I get it -- a cover is supposed to stir up buzz

"I think it's brilliant and does successfully what a cover is supposed to do," Lea Goldman, features and special project editor for Marie Claire magazine, told me. "I needed to read this article after seeing it."

Still, it reduces women to sexual objects (and sexual objects tiresomely in a short skirt and heels, which are also weirdly eyeless). That's a cover that says, sure, let's talk about the complex problem of sexism but first, let's check out her bod.

I'm not making light of the fact that it's an issue in the experience of women working in tech -- it is -- I'm just saying it's not the only issue. Here's a depressingly telling headline: "Venture Investors Prefer Funding Handsome Men." It's from a 2014 study indicating that investors prefer pitches when they come from male entrepreneurs, even when the pitches are identical. Clearly, there's a lot more going on here.

And it's leaving money on the table -- for everyone. The data shows that women VCs invest in more women. The data similarly shows that companies with female execs perform better. Never mind that diversity means making better products and finding untapped markets. As one woman on a tech listserv wrote, "I really believe that many VCs hate making money. Because why else would they overlook ideas that originate from anyone but young white men?" For an industry so focused on innovation, it does seem nuts that investors still seem to assume that the best ideas come from the people who look most like, well, them.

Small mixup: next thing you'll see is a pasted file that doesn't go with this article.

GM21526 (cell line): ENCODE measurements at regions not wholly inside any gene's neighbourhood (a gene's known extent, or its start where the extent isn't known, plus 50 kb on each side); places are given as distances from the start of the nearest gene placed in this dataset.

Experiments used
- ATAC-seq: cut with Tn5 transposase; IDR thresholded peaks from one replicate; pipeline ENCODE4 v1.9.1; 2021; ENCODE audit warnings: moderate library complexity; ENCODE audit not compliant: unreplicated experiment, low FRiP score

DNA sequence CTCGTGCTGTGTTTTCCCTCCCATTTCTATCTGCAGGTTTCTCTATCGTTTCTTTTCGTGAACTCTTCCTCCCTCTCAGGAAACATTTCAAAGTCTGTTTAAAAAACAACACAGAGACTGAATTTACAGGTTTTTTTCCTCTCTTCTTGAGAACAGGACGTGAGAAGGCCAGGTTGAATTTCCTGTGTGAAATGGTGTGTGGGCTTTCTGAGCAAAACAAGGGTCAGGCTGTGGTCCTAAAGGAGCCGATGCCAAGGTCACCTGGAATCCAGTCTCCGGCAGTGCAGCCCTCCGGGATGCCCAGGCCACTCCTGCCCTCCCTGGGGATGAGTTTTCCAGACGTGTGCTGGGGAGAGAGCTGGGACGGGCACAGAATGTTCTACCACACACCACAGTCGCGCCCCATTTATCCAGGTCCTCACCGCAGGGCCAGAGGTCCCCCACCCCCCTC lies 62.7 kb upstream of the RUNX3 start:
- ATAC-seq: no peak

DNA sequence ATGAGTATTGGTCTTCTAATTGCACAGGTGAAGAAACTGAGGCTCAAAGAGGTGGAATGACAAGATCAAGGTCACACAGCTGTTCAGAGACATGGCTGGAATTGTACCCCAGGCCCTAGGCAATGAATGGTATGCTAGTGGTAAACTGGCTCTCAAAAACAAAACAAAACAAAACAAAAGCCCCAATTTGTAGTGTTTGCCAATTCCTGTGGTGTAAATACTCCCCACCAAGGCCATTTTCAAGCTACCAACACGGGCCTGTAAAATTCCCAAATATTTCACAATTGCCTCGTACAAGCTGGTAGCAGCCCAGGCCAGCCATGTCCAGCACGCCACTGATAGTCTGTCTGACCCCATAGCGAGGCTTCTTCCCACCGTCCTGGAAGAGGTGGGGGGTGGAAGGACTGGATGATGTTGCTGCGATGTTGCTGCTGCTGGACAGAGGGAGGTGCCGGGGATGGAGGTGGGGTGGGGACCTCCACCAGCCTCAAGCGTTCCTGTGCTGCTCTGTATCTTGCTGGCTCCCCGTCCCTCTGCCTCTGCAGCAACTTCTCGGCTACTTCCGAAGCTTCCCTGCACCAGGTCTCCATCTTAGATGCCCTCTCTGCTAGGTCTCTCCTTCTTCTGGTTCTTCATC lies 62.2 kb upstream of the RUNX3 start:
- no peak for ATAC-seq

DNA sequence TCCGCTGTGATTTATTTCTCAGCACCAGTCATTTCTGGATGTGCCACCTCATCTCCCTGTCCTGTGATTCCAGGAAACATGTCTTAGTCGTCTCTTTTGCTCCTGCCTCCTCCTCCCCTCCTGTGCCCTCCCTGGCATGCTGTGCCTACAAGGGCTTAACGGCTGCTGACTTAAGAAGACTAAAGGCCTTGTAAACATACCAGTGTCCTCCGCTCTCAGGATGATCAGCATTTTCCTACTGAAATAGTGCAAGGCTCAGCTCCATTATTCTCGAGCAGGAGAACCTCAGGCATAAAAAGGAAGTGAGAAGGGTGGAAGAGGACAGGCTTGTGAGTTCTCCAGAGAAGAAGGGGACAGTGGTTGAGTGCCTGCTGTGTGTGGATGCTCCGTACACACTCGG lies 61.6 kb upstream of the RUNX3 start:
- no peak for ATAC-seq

And yes, things are changing -- Andreessen Horowitz just led a $5.1 million round for Christina Mercando's Ringly. Cowboy Ventures founder Aileen Lee is up for TechCrunch's VC of the Year. (Not all VCs!) Women are creating, making, innovating and hustling all the time -- yes, there are challenges but there are also opportunities, and they're taking them. But -- I coined "Change The Ratio" for a reason -- and that reason was, getting better or not, the ratio still sucks. The ratio for women getting funded sucks. The ratio of women in VC sucks. The ratio of women in exec-level positions at big tech companies sucks. The ratio of women on corporate boards sucks. The ratio of women suing companies for sexual harassment sucks. 

It's in everyone's interest to make those ratios suck less.

"Women challenge the status quo because we are never it," says Make Love Not Porn founder Cindy Gallop. She also says, "There is a lot of money to be made by taking women seriously."

Let's hope the tech industry is paying attention. If it is, there's nowhere to go but up. 

Rachel Sklar is a writer and entrepreneur based in New York. She is the co-founder of Change The Ratio and TheLi.st, a professional network for women, and is an advisor to several startups. Find her on Twitter at @rachelsklar